Saudi Arabia likely has enough mineable uranium ore reserves to pave the way for the domestic production of nuclear fuel, according to confidential documents seen by the Guardian.
Its team examined the reports prepared for the kingdom by Chinese geologists, who have been scrambling to help Riyadh map its uranium reserves at breakneck speed during 2019 as part of their nuclear energy cooperation agreement.
Chinese professionals were searching for three main deposits in the central and north-western parts of this Arabic nation. Together they could produce over 90,000 tonnes of uranium per year.
These are “inferred deposits” yet, although they were defined from initial surveys. Further exploration would be needed to confirm uranium reserves and calculate the cost of extraction.
The 2019 survey suggests that the reserves could potentially provide Saudi Arabia with both fuel for the reactors it wants to build, and surplus for export.
The Guardian could not independently verify the authenticity of the report, compiled by the Beijing Research Institute of Uranium Geology (BRIUG) and China National Nuclear Corporation (CNNC), working with the Saudi Geological Survey.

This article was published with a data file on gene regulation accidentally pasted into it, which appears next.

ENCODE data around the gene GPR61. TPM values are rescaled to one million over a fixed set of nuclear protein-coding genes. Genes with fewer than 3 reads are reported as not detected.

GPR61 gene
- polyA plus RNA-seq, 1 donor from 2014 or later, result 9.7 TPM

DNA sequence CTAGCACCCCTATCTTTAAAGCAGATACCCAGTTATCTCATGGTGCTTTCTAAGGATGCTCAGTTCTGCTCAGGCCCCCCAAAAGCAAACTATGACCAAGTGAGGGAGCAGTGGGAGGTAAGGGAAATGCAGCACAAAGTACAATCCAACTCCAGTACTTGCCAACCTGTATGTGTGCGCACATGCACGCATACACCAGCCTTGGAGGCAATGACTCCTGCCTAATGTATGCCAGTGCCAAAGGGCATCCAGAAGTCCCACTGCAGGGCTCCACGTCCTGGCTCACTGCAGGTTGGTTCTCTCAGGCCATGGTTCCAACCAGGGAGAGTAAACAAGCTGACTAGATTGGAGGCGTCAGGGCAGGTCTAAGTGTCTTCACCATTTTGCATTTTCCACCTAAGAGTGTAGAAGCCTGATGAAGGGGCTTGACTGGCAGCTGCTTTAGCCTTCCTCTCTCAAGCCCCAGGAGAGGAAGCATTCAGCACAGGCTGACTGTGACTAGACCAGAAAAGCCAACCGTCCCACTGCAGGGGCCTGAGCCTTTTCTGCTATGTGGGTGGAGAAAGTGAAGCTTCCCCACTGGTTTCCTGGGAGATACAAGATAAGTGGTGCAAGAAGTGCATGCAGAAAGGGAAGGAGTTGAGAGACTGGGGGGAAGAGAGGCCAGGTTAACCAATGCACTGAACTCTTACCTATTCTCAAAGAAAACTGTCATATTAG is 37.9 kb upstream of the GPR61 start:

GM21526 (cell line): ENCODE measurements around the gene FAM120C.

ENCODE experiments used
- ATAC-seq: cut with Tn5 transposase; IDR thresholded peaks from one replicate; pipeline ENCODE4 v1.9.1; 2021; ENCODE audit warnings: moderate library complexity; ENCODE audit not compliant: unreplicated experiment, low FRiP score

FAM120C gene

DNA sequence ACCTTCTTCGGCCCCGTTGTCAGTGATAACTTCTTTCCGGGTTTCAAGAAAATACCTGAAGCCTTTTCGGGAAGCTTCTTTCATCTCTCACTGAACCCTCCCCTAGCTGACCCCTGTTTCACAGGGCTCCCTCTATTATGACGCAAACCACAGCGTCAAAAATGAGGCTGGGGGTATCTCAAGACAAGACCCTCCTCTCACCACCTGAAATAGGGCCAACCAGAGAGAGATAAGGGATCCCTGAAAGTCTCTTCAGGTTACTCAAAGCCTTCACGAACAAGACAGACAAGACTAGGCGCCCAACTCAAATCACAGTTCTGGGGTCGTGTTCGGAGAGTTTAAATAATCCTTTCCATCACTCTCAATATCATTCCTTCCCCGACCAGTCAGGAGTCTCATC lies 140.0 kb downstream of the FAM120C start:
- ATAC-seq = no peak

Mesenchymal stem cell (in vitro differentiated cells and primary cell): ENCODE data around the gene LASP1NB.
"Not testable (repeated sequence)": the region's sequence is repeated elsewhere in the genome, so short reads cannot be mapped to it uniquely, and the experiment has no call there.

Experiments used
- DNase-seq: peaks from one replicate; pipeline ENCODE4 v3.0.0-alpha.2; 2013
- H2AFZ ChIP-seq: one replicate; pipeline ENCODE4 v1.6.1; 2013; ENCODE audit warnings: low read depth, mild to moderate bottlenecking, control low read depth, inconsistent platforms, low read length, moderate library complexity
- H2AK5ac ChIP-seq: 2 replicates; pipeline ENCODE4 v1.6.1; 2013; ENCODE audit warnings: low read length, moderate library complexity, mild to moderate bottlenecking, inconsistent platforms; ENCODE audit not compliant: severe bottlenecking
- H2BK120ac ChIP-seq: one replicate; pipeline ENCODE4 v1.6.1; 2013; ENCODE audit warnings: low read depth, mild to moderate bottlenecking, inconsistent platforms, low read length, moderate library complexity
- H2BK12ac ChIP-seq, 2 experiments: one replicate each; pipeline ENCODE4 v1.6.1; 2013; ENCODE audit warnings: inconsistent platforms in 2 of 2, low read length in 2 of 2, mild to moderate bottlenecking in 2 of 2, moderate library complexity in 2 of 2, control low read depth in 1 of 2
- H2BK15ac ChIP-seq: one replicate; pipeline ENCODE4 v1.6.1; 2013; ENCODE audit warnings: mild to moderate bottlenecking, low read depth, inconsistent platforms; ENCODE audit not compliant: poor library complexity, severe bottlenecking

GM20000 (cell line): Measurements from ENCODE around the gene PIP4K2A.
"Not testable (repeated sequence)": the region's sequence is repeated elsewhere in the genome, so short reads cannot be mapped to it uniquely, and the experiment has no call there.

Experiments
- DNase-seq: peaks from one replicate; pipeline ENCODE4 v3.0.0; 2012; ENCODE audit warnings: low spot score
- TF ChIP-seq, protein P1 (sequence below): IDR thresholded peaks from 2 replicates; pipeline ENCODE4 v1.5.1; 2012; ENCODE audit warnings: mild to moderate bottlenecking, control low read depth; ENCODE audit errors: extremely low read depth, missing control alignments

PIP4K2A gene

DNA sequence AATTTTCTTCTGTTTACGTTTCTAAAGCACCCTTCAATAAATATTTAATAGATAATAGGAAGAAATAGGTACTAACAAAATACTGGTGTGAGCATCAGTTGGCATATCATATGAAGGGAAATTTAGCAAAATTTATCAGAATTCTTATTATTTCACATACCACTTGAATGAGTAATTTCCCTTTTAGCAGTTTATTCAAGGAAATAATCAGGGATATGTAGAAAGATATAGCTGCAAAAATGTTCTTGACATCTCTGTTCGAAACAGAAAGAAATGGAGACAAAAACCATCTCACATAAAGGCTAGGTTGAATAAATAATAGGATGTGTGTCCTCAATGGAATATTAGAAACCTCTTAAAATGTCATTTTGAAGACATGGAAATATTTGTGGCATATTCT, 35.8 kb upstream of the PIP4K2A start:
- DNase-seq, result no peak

Experts cited by The Guardian say, if Saudi Arabia is able to mine sufficient uranium domestically, rather than relying on foreign providers, it could give the kingdom a boost toward creating its own weapons programme.
“If you are considering nuclear weapons development, the more indigenous your nuclear program is, the better. In some cases, foreign suppliers of uranium will require peaceful-use commitments from end users, so if your uranium is indigenous, you don’t have to be concerned about that constraint,” said Mark Hibbs, senior fellow in the nuclear policy program at the Carnegie Endowment for Peace.
It has become a source of heightened concern in the USA and among allies, since Crown Prince Mohammed bin Salman declared in 2018 that if Iran develops a nuclear bomb, “we will follow suit as soon as possible”.
China stated the exploration of nine blocks (over 30,000 square kilometres) with uranium ore in 2017 and finished at the end of 2019.
“According to international common practice, it takes five to eight years to discover and estimate inferred resources of a uranium-thorium deposit; this project only lasted two years,” the report said, referring to another radioactive element often found alongside uranium.
Analysts at the James Martin Center for Nonproliferation Studies (CNS) said there was no sign in satellite images that mining had yet begun in the areas identified as the most promising by the Chinese and Saudi scientists, but said that was unsurprising only five months after the completion of the prospecting project.
“It’s obviously important to monitor those sites, as that would give us a clear indication that Saudi Arabia was moving forward with uranium mining,” said Ian Stewart, head of the CNS Washington office.